Now, I’m going to show you the top-level parse routine. Hold on to something, because this is going to be rad. With operator-precedence parsing, our parse routine can be expressed in an incredibly simple, elegant form. Honestly, it’s one of the most elegant ways of solving a problem that I’ve ever seen – I don’t often call algorithms beautiful, but this one is. We can implement our top-level parse routine in just 4 lines of code:

parseExpression <- function(precedence = 0) {
  node <- parseExpressionStart()
  while (precedence < binaryPrecedence(current()))
    node <- parseExpressionContinuation(node)
  node
}

This is the engine that gives us a parser that understands binary precedence. Seriously. Yes, a single function with a 4-line function body and we have something that will be able to understand binary precedence. We’ve escaped from the recursion hell that pure recursive-descent parsers have when attempting to handle operator precedence. Even more, this basis will handle new extensions to our language with no problem at all, as you’ll see later. This is the holy grail upon which we can build our parser, and everything will just come together cleanly.

Let’s ignore how it works for now, and just assume that it will work. Now, let’s talk about our supporting cast. First, parseExpressionStart(). For our simple calculator, the only syntactic element in the language that can occur at the start of an expression is an integer (we don’t have unary operators yet), so we just accept that:

parseExpressionStart <- function() {
  token <- consume()
  as.numeric(token)
}

Next, our parse routine for things that continue an expression – for our simple calculator, this is either a + or a *. The key part is that this routine will generate a call() object, with the current binary operator as the ‘head’, the node passed in as the first child, and the result of a recursive call to parseExpression() as the second child. Note that we pass down the binary precedence of that operator as well:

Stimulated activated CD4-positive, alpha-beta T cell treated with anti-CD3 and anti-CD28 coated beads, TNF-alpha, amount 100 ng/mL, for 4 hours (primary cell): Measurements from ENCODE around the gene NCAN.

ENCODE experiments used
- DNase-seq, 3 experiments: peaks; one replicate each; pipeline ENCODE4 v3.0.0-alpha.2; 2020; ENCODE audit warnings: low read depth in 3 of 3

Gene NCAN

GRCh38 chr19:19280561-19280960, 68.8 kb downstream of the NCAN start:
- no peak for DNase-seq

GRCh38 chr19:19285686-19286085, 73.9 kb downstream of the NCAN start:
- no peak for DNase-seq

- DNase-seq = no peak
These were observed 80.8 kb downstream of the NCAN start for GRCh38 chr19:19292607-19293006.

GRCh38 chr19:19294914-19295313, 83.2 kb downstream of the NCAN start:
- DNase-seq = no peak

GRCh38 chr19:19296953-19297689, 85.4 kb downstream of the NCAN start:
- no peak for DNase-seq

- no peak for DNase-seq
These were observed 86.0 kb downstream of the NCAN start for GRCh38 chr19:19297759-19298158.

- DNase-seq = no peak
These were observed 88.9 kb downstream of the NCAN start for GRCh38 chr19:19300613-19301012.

parseExpressionContinuation <- function(node) {
  token <- consume()
  call(token, node, parseExpression(binaryPrecedence(token)))
}

Finally, our binaryPrecedence() function will report the precedence of a binary operator. We include the default 0 case to handle when we reach the end of our input stream – this signals the parse engine to stop trying to continue, or join, expressions.

binaryPrecedence <- function(token) {
  switch(token, "+" = 10, "*" = 20, 0)
}

Now, let’s put this all together with a working example. The following chunk is a complete implementation of the parser for our simple calculator program, and the implementation isn’t even 50 lines of code!

tokens <- c()
index <- 0

tokenize <- function(program) {
  tokens <<- unlist(strsplit(program, "\\s+"))
  index <<- 1
  tokens
}

current <- function() {
  tokens[index]
}

consume <- function() {
  token <- current()
  index <<- index + 1
  token
}

parseExpressionContinuation <- function(node) {
  token <- consume()
  call(token,
       node,
       parseExpression(binaryPrecedence(token)))
}

# Parsing routine that is executed for syntactic
# elements that can begin an expression. For our
# simple calculator, this is just the number as-is.
parseExpressionStart <- function() {
  token <- consume()
  as.numeric(token)
}

# The parse engine, beautiful and glorious in its
# simplicity. Given a precedence 'precedence',
# parses an expression.
parseExpression <- function(precedence = 0) {
  node <- parseExpressionStart()
  while (precedence < binaryPrecedence(current()))
    node <- parseExpressionContinuation(node)
  node
}

# Our entry-point for parsing programs.
parse <- function(program) {
  tokens <<- tokenize(program)
  index <<- 1
  parseExpression()
}

# Run it!
program <- "1 + 2 * 3 + 4 * 5 + 6"
ast <- parse(program)
ast
1 + 2 * 3 + 4 * 5 + 6
eval(ast) == 1 + 2 * 3 + 4 * 5 + 6